A late session bill that would have reduced benefits for STAR Bonds projects, as well as extended benefits past 16 years for companies receiving High-Performance Incentive Program credits, passed the House, but failed to receive a vote in the Senate. A year moratorium on new STAR Bonds projects expires on June 30, 2018.

Ad Astra Rural Jobs Act –passed the House 97 to 22 last year but not the Senate  It creates the Ad Astra Rural Jobs Act, which authorizes nonrefundable income tax credits for taxpayers who contribute to an approved investment company to fund a rural business concern in a rural area.  The bill was sent to the Senate Commerce Committee where it was never taken up.

HPIP- the High Performance Incentive Program provides tax incentives to employers that pay above-average wages and have a strong commitment to skills development for their workers. It creates a substantial tax credit for investments in Kansas as well as a related sales tax exemption.

Because so many companies have not yet claimed hundreds of millions of dollars in tax credits yet, the legislation would limit how much can be claimed, while extending the time the credits can be used.

STAR bonds – A proposal puts limits on STAR bonds (Sales Tax Revenue Bonds) beginning January 1 of 2019.  Local governments would have to dedicate 2 percent of their local sales tax to STAR bonds projects to put some “skin in the game.”  However, many cities don’t have a sales tax (like Wichita) and their legislators were opposed.  For example, Sedgwick County has a one-cent countywide sales tax, but the City of Wichita has no city sales tax.  We are told that Governor Colyer opposes STAR bond changes and is privately saying he might veto any bill that contains STAR bond limitations.

Incentives review – There was interest by the Senate in having some sort of review board to look at all the economic development incentives offered in Kansas and make recommendations for changes to the legislature.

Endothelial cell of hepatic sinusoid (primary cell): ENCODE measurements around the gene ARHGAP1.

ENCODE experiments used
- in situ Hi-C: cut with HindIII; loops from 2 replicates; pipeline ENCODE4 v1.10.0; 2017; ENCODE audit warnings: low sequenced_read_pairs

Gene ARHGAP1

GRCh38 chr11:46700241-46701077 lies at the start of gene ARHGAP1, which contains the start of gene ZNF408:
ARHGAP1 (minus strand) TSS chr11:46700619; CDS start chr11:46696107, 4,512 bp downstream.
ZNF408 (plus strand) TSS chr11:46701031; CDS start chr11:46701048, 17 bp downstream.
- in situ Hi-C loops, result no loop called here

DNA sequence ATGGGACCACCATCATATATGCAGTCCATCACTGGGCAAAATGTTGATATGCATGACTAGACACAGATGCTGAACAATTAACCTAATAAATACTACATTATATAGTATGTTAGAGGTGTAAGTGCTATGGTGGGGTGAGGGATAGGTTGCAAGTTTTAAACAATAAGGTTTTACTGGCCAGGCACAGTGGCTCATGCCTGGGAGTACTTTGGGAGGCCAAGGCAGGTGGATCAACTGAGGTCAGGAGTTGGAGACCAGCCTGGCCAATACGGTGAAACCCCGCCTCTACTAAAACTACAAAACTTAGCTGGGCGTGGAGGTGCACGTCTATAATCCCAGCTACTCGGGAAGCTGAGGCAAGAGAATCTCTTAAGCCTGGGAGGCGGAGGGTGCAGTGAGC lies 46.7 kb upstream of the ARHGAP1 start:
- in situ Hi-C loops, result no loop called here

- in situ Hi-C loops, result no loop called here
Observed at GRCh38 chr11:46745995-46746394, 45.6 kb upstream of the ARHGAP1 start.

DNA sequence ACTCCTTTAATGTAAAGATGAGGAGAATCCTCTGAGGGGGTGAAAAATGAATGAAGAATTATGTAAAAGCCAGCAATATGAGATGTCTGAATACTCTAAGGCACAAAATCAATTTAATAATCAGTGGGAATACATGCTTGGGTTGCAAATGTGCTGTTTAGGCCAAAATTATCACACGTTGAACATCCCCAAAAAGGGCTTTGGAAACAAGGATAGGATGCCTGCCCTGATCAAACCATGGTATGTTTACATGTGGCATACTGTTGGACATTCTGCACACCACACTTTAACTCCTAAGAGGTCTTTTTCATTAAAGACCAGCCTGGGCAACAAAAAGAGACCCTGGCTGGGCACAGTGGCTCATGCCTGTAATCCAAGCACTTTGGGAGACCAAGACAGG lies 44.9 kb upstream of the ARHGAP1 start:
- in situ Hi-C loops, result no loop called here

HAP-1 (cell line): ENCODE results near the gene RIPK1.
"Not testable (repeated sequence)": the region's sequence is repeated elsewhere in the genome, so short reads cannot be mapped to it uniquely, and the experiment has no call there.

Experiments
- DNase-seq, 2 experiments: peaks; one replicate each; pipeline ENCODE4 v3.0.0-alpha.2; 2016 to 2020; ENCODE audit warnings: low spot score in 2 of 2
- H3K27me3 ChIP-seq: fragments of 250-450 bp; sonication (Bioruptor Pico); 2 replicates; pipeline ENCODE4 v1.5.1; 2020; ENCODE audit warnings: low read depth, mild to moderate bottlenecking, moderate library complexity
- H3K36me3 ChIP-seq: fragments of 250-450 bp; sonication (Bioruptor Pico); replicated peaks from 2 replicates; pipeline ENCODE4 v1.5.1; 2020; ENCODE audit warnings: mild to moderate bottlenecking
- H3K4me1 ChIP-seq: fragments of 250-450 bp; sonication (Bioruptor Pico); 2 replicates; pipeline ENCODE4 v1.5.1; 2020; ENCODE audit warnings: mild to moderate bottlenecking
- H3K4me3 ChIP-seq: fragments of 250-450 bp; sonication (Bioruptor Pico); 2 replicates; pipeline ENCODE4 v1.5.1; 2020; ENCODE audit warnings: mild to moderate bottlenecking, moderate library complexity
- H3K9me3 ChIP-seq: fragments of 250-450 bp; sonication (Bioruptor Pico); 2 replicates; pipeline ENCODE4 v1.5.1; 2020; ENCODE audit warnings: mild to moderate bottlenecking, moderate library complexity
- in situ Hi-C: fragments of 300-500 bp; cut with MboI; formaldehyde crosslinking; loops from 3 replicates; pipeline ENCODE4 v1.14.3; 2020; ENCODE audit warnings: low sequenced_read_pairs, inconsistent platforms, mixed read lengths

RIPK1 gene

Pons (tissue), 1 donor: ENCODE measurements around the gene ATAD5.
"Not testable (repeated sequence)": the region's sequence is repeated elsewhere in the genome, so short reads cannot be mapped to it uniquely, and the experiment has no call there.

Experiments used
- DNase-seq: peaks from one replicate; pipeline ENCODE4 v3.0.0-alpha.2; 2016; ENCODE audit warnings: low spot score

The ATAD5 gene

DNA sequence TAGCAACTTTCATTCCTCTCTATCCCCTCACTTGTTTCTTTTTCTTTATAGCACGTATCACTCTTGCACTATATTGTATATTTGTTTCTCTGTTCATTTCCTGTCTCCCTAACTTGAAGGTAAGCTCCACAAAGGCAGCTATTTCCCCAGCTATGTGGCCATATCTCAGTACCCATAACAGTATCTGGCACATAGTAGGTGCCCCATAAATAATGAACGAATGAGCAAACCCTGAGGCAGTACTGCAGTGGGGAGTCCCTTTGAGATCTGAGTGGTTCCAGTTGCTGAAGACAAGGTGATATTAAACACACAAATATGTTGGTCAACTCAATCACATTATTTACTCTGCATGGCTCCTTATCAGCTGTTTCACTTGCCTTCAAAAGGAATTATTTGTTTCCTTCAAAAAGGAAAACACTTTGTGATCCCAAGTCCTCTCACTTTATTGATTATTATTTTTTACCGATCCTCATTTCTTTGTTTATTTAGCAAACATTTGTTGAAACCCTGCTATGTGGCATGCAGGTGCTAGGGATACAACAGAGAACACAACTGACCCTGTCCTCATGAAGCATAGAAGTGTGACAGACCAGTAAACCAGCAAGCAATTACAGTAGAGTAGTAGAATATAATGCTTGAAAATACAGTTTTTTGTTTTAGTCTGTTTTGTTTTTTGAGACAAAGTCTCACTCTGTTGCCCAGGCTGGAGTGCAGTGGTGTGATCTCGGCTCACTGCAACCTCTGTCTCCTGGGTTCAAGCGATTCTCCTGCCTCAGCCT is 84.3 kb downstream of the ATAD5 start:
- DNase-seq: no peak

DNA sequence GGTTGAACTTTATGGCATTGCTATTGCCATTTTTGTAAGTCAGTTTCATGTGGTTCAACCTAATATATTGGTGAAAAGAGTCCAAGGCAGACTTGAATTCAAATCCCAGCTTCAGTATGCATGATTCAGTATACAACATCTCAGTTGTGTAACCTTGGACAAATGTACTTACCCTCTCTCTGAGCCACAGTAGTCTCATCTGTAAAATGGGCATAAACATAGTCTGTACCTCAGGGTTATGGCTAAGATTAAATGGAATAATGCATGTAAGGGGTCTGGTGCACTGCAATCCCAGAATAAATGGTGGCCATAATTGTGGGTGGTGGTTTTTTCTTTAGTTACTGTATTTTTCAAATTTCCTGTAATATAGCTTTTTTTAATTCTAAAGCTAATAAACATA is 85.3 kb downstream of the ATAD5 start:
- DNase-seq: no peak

Governor signs school finance measure

This week, Governor Colyer signed the controversial school finance bill that puts additional funds into K-12.  It’s now up to the Kansas Supreme Court to decide if it’s enough and if the bill fixes constitutional problems with school funding.  If it does not, the Court could force a special legislative session.


Budget restores some previous cuts

In one of its final acts, the legislature put the finishing touches on the budget.  It leaves a comfortable ending balance of $447 million for the rest of this year and $375 million for Fiscal Year 2019.

The bill restores many of the cuts from previous years.

Here are some of the highlights:

  • Adds $5 million for the National Institute for Aviation Research at Wichita State
  • Adds $1.7 million for Wichita State’s National Center for Aviation Training
  • Adds $15 million to restore 64 percent of the four percent reduction to the Board of Regents
  • Gives state employees a pay raise
  • Funds 23 highway projects that were delayed
  • KPERS payments for FY 2019 and 2020 are fully funded. In a previous budge they were delayed
  • After weeks of haggling, House and Senate negotiators agreed on membership for a transportation task force. Here’s a link to a description of the task  force and its membership.